The Evolution of PCBs and Their Future in IoT

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The Evolution of PCBs and Their Future in IoT

Thu, 05/20/2021 - 08:59
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Printed circuit boards (or PCBs) are among some of the most important types of electronic components. Circuit boards act as the foundation for most modern electronics, connecting and supporting all the different components of a device.

Internet of things (IoT) devices require PCBs to work. The unique features and designs of IoT devices, however, can sometimes require new PCBs that can meet the unusual needs of IoT tech.

As demand for consumer electronics grows, driven by new markets like the IoT market, these board innovations may become even more important.

Unique Design Requirements for IoT Devices

IoT devices have a few unique needs that may require unique PCBs as a result.

For example, many IoT devices are small — much smaller than comparable, non-smart devices. 

Wearable IoT devices, like smartwatches and wrist health trackers, tend to be challenging to design for, because they need to be small enough to be practical for daily use. Designers, in response, have to engineer a PCB that can fit into the small form factor of a wearable device while connecting all device components.

Often, these wearable IoT devices are also packing a lot of functionality into a small space. A smart watch, for example, may have a display, a battery, a Bluetooth chip, a handful of sensors and a microcontroller that coordinates these devices. 

The underlying PCB for this device will need to connect and support all of these components — and, in many cases, it may need to be just a few square inches in size.

Designers will have more wiggle room with larger devices, like a smart camera, home assistant or smart thermostat. Even in these larger devices, however, they’ll still face some novel challenges.

Many IoT devices will have a number of wireless modules that allow them to quickly send and receive data to the internet and other IoT devices. PCBs will need to be carefully designed to connect these components.

Challenges of Industrial IoT Device Design

Some industrial IoT devices will also need to be extraordinarily energy-efficient — like low-power pipeline monitors. These sensors are used to monitor for leaks in oil pipelines, which often run through miles of remote and rural areas. 

The sensors aren’t plugged in to the local grid, and may only have a small solar panel as an energy source. Good circuit design can minimize the energy consumption of a device, helping to make these devices more practical.

The users of IoT devices also typically have low tolerance for failure.  Most IoT devices need to be online and transmitting information all the time. While a PCB failure in another device may be an easy fix, a PCB failing in an IoT device can be a real problem for users. 

The more unique a device PCB is, the harder it can be to replace, as well. It’s also going to be trickier to swap out a specialized PCB compared to many other devices.

For these reasons, PCB designers will typically be brought on early in the design process of a new IoT device. This gives them input into the shape of the device and advanced notice on the kind of PCB they may need to design to fit into the space available.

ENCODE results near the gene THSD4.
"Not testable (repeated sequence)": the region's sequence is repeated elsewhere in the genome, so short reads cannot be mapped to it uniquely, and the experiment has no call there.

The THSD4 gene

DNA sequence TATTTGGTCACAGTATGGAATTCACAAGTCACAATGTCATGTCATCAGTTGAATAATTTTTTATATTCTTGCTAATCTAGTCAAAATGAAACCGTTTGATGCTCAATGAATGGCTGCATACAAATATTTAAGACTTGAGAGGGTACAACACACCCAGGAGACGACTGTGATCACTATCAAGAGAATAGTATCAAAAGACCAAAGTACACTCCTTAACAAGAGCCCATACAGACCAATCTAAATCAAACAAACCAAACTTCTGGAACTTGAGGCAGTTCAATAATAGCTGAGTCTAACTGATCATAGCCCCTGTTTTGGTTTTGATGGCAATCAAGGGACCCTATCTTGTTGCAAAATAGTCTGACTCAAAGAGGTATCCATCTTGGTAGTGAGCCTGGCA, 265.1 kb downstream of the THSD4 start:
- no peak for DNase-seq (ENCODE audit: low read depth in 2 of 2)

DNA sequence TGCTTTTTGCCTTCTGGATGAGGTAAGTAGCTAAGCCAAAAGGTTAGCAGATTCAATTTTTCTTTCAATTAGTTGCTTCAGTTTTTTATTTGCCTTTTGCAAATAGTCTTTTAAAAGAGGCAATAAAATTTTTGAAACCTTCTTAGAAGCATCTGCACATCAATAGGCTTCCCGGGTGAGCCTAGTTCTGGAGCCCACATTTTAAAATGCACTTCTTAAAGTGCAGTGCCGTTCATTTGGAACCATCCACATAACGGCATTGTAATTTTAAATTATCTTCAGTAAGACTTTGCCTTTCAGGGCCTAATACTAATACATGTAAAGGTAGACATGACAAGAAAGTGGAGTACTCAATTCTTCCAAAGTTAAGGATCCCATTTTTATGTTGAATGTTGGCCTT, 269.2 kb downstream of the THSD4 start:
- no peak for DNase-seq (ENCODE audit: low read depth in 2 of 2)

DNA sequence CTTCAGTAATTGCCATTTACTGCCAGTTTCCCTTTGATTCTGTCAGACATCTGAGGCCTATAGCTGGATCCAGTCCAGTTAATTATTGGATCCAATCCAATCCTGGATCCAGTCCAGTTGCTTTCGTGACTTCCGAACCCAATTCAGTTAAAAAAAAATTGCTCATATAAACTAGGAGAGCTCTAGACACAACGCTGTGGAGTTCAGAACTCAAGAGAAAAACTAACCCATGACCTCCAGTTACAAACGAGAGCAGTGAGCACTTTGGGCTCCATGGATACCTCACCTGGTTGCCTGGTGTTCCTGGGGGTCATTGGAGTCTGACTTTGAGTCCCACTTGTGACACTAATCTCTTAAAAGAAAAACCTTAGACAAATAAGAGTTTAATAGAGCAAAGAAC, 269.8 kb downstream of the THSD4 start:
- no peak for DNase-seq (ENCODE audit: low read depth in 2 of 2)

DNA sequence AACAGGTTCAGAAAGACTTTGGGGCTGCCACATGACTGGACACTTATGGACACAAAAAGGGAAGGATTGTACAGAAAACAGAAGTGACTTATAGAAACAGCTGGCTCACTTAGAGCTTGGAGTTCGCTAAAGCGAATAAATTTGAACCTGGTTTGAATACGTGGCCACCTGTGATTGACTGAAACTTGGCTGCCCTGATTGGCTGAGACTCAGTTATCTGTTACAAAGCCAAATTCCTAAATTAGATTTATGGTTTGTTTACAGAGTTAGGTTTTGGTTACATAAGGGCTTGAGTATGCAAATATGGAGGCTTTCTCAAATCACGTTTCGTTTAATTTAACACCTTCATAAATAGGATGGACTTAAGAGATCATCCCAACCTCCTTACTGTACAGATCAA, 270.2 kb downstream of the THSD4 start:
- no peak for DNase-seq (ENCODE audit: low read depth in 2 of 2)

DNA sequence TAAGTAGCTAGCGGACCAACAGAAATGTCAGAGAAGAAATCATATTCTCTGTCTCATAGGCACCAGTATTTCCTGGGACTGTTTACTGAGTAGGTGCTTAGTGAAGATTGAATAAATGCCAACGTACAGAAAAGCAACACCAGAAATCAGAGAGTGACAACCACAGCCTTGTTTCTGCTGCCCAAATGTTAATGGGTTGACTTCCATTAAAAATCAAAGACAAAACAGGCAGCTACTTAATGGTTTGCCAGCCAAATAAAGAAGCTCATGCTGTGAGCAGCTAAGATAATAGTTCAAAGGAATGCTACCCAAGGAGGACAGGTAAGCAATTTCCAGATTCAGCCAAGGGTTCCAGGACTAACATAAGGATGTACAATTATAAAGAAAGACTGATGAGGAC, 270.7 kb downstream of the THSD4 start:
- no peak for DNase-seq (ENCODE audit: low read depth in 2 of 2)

How PCBs Are Evolving to Meet Manufacturer Needs

The design challenges that IoT devices present make certain types of PCBs much more valuable. 

Flex PCBs, for example, are printed on flexible substrate materials, allowing them to bend and twist without disrupting or damage the printed circuitry.

As a result, if you have a device that curves — like a wearable health tracker with a plastic shell that conforms to a user’s wrist — you can use a flex PCB that bends with the device shape. 

High-density interconnect (HDI) PCBs are also a great fit for IoT devices, especially complex ones that need to connect a large number of components. These HDI PCBs use novel manufacturing techniques to shrink essential PCB components called pads and vias. 

By making these pads and via significantly smaller, board designers can achieve high wire density, and allow manufacturers to place components on both sides of the PCB.

These two innovations can also be combined, enabling the use of flex HDI PCBs.

For these devices, effective testing methods can help to ensure PCB quality. For visual inspections, designers often use novel lighting techniques — like diffuse, coaxial and low-angle lighting — to get a better look at the PCB they are inspecting.

Design techniques that allow for more efficient use of space are also extremely helpful. Some 

AI-powered PCB design algorithms can use information on previous circuit board designs to create new circuits that are extremely space-efficient. Many modern electronics design automation (EDA) tools have started to offer AI-based features in the past few years for this reason.

These design algorithms can both work on their own or support PCB designers in making the most efficient boards possible.

Current and Future Challenges for PCBs

Because demand for IoT devices has skyrocketed over the past few years, PCB designers will probably spend more time learning how to design boards specifically for use in IoT technology.  

As IoT devices become even more important, certain PCB innovations will probably become even more essential for the electronics industry.

The growing demand for wearables will likely make unique PCB materials and flex PCBs even more important. The challenges these PCBs can pose for designers may require new design methods and increased use of AI-assisted design technology.

At the same time, growing use of industrial IoT technology may make PCB power draw a key consideration during the board design process.